People in the UAE and in the UK care about nature. This passion is there in our culture and our laws. Decades ago, our leaders Prince Charles (as he was then) and the UAE Founding Father, the late Sheikh Zayed bin Sultan Al Nahyan, were far ahead of their time, calling for us all to cherish the riches of the natural world. From my recent role heading wildlife conservation NGO, the Zoological Society of London (ZSL), I saw extraordinary collaborations between the two countries – re-introducing oryx into the wild, dramatically increasing the size of mangrove plantations and supporting ocean sustainability. And from Liwa to London, the biologist and natural historian David Attenborough is revered and respected as the authoritative voice on the state of our planet.
By contrast, international negotiations about biodiversity have never really got the passions up. Technical experts lead the discussions and, without a good head for acronyms, you wouldn’t have a clue what is going on. Somehow, years of depressing data from scientists, and days of extraordinary documentaries charting humanity’s impact on nature, don’t translate into global political action. So the UK’s Cop26 presidency achieved something quite remarkable last year when it got nature-based solutions onto the world’s political radar at Glasgow, placing nature at the heart of discussions about climate change, almost for the first time. The launching of the Forest and Climate Leaders’ Partnership was just one example of this nature focus continuing through the Cop27 negotiations under Egyptian leadership. I was also delighted to visit the UAE last week to engage on the Emirati vision for nature as a key element within their presidency of Cop28 next year.
The reason bringing nature into these discussions matters is because we are losing biodiversity across the globe at a terrifying rate. ZSL’s Living Planet Index charts the drivers of biodiversity loss – the bottom line is that people are the culprits because of the way we change land use (think: palm oil plantations replacing forests in the Amazon), human-caused climate change and the illegal wildlife trade. Cambridge professor Partha Dasgupta did a brilliant review of the Economics of Biodiversity – he put a price tag on the cash cost of nature, setting out compellingly how the biodiversity crisis is as existential a threat for the survival of our species as climate change. But somehow, little of this filters into international politics.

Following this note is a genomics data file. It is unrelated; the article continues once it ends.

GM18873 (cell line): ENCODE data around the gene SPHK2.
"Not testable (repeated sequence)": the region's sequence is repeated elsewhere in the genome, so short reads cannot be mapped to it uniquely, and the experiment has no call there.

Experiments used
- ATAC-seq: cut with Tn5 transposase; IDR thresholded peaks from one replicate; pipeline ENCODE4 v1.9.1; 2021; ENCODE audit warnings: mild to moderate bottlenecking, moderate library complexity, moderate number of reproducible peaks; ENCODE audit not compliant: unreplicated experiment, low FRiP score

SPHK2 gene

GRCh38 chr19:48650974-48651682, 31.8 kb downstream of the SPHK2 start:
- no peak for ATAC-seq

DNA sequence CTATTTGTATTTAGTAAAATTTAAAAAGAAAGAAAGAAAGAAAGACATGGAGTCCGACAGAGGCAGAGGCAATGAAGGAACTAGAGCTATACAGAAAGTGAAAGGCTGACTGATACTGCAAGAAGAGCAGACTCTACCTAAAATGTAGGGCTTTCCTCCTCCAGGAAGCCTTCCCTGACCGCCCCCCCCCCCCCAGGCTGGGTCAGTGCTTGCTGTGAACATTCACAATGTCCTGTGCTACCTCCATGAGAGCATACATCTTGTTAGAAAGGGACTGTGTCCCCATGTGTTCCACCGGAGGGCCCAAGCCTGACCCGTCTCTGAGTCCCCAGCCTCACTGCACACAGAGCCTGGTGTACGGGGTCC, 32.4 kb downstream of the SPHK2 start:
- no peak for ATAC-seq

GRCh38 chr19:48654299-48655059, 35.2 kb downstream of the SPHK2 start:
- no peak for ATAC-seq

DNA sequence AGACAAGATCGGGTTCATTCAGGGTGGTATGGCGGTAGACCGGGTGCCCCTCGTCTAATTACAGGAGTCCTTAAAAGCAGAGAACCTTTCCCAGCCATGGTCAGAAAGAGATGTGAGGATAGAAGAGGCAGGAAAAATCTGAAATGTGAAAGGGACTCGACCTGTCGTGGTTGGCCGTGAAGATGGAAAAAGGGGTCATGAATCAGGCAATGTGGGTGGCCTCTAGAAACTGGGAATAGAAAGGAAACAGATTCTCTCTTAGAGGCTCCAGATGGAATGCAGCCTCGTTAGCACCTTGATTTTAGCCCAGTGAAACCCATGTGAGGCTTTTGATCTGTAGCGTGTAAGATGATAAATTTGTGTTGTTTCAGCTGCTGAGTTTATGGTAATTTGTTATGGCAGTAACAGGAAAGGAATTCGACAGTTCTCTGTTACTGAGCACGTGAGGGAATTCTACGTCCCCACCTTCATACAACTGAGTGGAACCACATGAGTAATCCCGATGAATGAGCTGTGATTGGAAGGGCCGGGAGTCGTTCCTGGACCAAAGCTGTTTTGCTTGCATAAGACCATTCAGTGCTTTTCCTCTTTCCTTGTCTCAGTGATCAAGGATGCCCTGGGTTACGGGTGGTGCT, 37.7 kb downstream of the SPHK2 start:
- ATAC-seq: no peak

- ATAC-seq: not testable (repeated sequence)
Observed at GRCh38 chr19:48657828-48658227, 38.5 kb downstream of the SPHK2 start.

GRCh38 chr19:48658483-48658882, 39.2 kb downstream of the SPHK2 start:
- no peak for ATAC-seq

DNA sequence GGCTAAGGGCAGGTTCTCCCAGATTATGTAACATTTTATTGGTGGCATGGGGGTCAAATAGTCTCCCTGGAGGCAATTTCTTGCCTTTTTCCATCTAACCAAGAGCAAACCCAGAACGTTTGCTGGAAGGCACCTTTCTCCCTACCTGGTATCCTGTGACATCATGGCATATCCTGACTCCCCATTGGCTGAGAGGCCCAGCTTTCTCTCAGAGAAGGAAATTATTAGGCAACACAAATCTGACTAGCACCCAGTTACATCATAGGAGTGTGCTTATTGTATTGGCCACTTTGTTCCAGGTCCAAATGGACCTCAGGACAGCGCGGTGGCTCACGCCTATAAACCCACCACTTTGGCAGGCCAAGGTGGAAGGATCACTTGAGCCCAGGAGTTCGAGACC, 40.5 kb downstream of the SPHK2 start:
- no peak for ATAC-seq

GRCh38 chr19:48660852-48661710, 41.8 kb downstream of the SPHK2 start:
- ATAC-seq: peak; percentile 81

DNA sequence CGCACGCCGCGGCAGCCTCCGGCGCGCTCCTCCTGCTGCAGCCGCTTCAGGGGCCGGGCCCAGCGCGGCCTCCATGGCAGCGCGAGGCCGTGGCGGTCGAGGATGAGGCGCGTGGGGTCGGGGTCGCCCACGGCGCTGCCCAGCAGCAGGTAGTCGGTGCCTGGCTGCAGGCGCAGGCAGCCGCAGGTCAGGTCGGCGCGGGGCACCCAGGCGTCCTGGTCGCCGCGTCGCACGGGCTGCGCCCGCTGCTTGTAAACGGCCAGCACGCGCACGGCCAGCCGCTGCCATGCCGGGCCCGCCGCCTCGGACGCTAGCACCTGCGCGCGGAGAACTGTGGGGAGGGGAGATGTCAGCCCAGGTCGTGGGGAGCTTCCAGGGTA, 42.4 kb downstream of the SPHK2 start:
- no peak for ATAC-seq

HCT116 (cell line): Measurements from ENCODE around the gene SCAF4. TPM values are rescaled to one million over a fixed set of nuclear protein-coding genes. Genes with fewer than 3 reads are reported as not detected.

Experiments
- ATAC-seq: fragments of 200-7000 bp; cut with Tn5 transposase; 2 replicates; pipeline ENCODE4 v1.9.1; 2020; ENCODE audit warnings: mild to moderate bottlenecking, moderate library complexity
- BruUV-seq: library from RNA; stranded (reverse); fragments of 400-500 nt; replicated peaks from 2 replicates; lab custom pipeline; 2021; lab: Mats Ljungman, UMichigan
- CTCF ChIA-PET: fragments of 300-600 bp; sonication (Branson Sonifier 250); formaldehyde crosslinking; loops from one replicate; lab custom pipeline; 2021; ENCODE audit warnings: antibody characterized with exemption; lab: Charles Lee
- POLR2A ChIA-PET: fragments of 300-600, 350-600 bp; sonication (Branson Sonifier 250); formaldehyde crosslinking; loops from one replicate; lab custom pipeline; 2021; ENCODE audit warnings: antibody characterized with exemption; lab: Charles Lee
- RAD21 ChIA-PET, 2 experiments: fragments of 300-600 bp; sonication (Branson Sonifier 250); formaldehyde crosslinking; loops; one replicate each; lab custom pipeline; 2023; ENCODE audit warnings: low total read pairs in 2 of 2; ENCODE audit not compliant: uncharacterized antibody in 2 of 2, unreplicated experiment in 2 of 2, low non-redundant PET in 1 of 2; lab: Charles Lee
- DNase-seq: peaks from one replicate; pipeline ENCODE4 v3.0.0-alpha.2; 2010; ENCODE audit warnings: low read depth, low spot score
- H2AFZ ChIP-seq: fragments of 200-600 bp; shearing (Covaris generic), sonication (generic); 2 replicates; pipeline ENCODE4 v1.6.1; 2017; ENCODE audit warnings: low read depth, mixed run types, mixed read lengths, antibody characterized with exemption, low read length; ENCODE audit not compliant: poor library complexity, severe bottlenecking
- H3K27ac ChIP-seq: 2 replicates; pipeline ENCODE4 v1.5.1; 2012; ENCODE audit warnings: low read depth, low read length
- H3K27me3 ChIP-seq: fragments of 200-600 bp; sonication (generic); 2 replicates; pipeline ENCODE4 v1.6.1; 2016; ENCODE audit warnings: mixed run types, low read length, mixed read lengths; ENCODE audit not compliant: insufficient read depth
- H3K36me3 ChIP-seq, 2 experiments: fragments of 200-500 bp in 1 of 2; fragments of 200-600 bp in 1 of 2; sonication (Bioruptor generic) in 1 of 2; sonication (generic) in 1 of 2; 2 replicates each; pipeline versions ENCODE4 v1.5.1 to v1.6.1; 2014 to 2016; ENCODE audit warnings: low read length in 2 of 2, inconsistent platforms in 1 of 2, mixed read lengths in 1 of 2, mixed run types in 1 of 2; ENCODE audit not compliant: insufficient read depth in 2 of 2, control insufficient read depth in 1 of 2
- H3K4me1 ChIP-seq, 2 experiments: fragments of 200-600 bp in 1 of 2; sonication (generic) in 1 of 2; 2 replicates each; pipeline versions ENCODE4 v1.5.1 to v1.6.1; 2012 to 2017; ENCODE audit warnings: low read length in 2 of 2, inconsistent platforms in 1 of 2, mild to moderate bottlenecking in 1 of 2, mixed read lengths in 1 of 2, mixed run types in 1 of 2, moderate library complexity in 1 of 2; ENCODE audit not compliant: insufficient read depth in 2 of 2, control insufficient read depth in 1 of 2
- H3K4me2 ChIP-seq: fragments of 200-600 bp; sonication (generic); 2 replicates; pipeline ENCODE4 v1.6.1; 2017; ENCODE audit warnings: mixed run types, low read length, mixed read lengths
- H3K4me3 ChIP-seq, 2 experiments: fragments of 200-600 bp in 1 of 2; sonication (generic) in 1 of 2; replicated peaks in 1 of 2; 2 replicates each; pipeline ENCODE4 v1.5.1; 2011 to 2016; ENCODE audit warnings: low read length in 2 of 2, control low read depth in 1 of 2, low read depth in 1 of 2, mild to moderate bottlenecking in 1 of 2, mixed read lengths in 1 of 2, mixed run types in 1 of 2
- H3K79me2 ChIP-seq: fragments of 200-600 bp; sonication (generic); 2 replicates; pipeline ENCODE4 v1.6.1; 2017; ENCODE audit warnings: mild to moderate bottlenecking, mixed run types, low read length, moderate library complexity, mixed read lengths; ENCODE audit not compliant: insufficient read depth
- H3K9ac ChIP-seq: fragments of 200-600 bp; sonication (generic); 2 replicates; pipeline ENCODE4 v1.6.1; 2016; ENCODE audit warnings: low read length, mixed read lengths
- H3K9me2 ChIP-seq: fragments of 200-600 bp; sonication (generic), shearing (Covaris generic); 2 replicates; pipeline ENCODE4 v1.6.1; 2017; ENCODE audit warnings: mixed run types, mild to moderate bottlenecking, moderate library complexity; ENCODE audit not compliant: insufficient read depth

One way I believe it will is at the nature equivalent of the climate Cop, which started this week. Cop15 of the Convention on Biological Diversity is all about getting a grip, at a planetary level, on the biodiversity crisis. This is about time; as a global community, we agreed a raft of nature targets in 2010 and failed to deliver fully on any of them. Like tackling global warming, solutions to biodiversity loss require complex, systemic changes – simultaneous actions by governments, businesses and societies in ecosystems across the planet. Making that happen needs political will and international action that has just not been sufficiently evident up to now.
At Cop15, we need that to change. A hundred and ninety-six governments are meeting in Montreal to negotiate a new Global Biodiversity Framework. We already have 115 of them joining a High Ambition Coalition to protect 30 per cent of the planet’s surface, whether land or ocean, by 2030. There is a plan for bridging the financing gap on nature. And many of us share the ambition to make now the moment when the world commits to halt and reverse biodiversity loss globally by 2030.
Cynics might question what a meeting like this can really deliver. I was there at Cop26 in Glasgow, representing an NGO, and was blown away by the passion and commitment of all those working to deliver wins for climate, nature and people. I know that same energy will drive an ambitious agenda for biodiversity in Montreal. And I am confident that the UAE will tap into this at Cop28 next year to ensure we achieve the changes needed to limit global warming to 1.5°C. No one country or continent can tackle the twin crises of biodiversity and climate on their own; we need these moments of coming together – to set ambition, to show support and to hold each other to account.
Sheikh Zayed spoke many years ago of “the need to conserve [nature], to take from it only what [is] needed to live, and to preserve it for succeeding generations”. The meeting in Montreal is the moment for the UAE, the UK and the nations of the world to come together to secure that legacy for the future. Our children depend on it.